I had so enjoyed my trip last year to the Basque country that I was looking for any excuse for another visit. The Clasica Ciclista San Sebastian was happy to oblige. It also gave me an opportunity to meet up with my friends Susi and Dom whose excellent photographs of the event you can find on www.cyclingnews.com. It was originally planned as a solo trip, while my beloved was in the Far East, but, when his trip was delayed for a couple of weeks, he decided to join me.

I flew from Nice to Bordeaux, took the bus to Bordeaux station and then a train to San Sebastian. The hotel was a 15 minute walk from the station and within sight of the start and finish line of the race. I could have waited for my beloved, who was going to fly into Bordeaux later that day, but experience has taught me never to wait for him unless there’s absolutely no alternative. In any event his flight was late and, still suffering from jet lag, he decided to stay overnight in an airport hotel and drive up the next morning. Meanwhile, I spent many hours happily wandering around San Sebastian enjoying it’s architecture, sights, sounds and smells. This place is foodie heaven.

On our trip last year we had made the pilgrimage to Arzak, a restaurant with 3 Michelin stars and rated 8th best restaurant in the world.  About three months before our trip it took me endless emails to finally secure a table one lunch time. This year it took just one. I always say when you can easily get a table in a city’s top restaurant, you know it’s enjoying tough times. Initially, unsure whether I would be able to secure a booking at Arzak, I also tried to book tables at two of the city’s other 3 starred restaurants. Again, there was absolutely no problem in obtaining a table. Yes, I know three x 3 starred restaurants is way over the top. I agree. I cancelled one of them.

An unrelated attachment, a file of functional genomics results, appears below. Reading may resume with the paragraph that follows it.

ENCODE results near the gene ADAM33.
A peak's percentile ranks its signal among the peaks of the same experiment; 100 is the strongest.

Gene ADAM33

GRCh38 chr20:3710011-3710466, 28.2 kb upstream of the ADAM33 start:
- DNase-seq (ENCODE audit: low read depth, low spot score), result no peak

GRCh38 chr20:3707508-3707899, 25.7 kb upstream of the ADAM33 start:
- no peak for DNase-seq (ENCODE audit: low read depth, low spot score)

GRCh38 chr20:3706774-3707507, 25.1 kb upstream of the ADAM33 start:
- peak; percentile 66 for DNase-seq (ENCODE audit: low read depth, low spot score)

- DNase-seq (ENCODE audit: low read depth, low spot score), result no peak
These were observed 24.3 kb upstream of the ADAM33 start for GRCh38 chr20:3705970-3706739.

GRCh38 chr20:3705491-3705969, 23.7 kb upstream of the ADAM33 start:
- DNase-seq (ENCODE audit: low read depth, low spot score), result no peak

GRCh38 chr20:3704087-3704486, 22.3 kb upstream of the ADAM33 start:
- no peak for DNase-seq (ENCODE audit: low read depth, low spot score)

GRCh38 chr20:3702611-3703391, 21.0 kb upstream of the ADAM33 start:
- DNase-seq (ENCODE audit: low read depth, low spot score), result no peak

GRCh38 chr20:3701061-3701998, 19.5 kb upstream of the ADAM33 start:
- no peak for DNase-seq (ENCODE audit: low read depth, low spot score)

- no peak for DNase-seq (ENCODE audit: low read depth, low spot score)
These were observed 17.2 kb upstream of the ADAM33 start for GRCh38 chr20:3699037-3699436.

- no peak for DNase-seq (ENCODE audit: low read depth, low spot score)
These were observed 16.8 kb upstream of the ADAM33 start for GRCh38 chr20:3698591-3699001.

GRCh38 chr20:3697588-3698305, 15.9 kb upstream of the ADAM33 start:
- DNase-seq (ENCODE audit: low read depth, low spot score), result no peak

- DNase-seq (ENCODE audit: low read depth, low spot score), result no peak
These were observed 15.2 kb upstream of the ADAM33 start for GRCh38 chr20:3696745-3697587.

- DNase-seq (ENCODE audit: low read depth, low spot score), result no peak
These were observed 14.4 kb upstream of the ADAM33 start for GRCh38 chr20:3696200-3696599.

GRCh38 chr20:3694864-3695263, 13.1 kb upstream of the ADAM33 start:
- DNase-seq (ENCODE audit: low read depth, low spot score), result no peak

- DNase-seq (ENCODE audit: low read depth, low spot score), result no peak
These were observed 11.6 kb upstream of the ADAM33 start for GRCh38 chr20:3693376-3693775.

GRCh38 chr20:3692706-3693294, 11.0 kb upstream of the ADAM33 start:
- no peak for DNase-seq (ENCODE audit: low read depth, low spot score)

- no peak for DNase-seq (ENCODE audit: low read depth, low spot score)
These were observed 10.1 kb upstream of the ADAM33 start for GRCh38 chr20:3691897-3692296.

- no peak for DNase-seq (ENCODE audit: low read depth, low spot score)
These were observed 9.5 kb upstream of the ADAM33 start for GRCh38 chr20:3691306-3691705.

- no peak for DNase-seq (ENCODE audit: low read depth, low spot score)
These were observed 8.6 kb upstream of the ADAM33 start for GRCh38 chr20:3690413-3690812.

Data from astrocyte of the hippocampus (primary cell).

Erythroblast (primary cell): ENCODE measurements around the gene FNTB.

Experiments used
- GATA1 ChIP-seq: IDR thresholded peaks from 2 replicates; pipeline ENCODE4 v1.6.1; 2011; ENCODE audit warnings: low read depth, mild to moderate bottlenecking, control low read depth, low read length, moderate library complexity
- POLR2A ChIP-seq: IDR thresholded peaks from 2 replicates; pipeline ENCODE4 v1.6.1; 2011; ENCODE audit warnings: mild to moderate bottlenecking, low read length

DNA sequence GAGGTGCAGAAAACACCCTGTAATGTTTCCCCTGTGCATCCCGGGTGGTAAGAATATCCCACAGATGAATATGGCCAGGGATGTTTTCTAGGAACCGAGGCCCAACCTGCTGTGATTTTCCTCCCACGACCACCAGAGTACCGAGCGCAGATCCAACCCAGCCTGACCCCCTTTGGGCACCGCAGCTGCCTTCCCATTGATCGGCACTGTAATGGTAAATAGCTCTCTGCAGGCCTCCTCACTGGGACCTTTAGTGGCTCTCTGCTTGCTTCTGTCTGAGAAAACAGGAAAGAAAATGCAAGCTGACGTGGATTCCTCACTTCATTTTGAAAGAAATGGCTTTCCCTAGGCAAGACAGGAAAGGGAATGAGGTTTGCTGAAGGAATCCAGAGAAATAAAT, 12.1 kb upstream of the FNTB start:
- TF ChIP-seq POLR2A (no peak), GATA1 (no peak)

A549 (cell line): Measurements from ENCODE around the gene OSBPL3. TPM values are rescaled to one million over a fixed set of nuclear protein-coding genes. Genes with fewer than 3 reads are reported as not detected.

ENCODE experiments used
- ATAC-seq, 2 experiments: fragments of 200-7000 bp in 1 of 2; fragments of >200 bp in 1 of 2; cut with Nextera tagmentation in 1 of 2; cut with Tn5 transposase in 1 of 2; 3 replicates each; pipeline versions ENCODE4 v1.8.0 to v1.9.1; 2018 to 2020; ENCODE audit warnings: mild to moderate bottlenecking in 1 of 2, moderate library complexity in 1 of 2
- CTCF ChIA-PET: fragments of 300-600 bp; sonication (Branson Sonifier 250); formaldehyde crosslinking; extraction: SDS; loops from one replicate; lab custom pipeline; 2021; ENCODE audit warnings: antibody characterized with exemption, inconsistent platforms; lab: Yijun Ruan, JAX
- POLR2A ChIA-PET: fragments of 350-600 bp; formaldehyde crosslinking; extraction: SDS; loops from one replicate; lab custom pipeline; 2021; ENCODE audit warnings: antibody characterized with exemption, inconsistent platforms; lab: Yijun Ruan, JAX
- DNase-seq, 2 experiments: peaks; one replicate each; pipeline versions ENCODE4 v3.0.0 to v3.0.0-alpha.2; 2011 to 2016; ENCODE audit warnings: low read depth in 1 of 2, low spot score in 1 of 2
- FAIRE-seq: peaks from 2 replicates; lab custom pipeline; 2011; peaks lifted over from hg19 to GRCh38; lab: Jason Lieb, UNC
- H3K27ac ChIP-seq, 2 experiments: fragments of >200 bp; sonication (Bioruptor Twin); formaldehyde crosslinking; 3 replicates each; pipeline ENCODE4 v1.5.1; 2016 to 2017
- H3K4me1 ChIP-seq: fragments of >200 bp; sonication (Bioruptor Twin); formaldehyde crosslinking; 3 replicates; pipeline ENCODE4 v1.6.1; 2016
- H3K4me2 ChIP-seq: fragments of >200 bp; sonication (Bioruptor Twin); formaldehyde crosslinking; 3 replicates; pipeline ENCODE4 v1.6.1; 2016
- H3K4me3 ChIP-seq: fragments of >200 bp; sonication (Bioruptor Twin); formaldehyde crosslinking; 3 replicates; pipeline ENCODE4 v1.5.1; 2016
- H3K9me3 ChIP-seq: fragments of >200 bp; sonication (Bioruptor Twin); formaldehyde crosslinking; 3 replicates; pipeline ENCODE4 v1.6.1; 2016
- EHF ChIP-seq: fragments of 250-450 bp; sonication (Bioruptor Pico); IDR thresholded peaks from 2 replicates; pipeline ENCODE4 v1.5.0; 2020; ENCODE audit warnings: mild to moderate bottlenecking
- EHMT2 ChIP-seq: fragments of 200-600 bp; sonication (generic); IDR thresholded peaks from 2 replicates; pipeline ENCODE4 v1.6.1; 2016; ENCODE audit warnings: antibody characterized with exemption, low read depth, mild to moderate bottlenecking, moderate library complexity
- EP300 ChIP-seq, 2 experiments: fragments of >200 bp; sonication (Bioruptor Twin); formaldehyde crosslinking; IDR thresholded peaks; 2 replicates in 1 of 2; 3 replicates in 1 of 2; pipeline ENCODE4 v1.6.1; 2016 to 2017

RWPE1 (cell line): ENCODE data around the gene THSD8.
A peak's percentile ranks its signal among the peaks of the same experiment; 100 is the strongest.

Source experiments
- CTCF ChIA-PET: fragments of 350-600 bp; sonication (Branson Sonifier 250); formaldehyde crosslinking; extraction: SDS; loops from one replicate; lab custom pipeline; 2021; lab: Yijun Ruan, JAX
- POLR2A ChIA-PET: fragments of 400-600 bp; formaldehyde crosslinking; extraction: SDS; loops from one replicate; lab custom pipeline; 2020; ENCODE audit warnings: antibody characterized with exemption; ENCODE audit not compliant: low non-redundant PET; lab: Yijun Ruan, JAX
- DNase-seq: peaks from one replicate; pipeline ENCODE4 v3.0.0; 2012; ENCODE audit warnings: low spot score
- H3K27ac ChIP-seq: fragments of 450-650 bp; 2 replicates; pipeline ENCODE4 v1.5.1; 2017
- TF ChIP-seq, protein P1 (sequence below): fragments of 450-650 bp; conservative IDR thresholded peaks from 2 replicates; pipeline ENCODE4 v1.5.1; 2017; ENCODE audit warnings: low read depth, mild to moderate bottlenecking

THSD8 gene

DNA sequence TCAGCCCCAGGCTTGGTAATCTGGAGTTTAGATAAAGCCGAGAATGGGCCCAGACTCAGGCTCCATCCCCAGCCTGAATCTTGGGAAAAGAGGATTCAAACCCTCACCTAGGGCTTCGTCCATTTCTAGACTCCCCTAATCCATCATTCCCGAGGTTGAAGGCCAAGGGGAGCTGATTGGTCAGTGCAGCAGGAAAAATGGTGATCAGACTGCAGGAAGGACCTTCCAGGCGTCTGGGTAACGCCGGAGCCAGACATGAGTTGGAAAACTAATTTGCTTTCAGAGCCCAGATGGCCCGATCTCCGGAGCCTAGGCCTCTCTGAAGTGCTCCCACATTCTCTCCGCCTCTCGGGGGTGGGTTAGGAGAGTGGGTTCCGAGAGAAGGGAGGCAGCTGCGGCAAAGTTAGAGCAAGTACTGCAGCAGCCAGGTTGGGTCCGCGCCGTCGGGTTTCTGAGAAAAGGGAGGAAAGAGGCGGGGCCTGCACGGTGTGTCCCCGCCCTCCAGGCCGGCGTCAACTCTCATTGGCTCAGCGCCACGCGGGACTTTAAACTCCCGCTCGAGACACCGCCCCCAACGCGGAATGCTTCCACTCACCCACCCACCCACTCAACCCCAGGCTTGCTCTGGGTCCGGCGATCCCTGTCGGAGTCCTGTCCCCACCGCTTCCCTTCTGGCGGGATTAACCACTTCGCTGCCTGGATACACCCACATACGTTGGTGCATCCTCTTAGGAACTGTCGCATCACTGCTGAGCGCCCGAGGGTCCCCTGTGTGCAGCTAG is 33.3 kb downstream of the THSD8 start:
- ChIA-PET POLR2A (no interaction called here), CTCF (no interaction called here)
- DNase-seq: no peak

Not only were there gastronomic delights in store but I found out  Bon Jovi were in town Friday evening for the penultimate date of their 2010/11 World Tour. There was no problem in buying tickets which ranged in price from Euros 20 (standing) to Euros 275 (Diamond VIP Circle). Now I’m not sure exactly what you got for your money for the top priced ticket but, at the very least, I’d want a night with Jon Bon Jovi himself. I plumped for tickets costing Euros 60, allocated seats. It’s official, I’m old. This is the first concert I’ve ever attended, and I’ve attended plenty, where I’ve deliberately opted for a seat.

Despite, or because of, his Garmin, my beloved arrived in San Sebastián, minus his jacket, which he’d left in the airport hotel bedroom, and with barely enough time to make our lunch date at Arzak. It was just as good as we remembered. It’s not a restaurant that you could eat at regularly because there’s a real sense of drama and theatre when you eat there which would be lost with regular visits. We had a mind-bogglingly fantastic meal (again) and left feeling truly sated. We’d work off those calories at that evening’s Bon Jovi concert.

After a long walk along one of San Sebastian’s beaches, cooling our feet off in the warm water lapping the sand, we drove over to the football stadium to see Bon Jovi. The boys didn’t disappoint, despite it being the end of a very lengthy tour, belting out 27 songs from their repertoire with gusto. I did however think that in the big screen close ups they looked tired, too many nights with the Diamond VIP circle perhaps?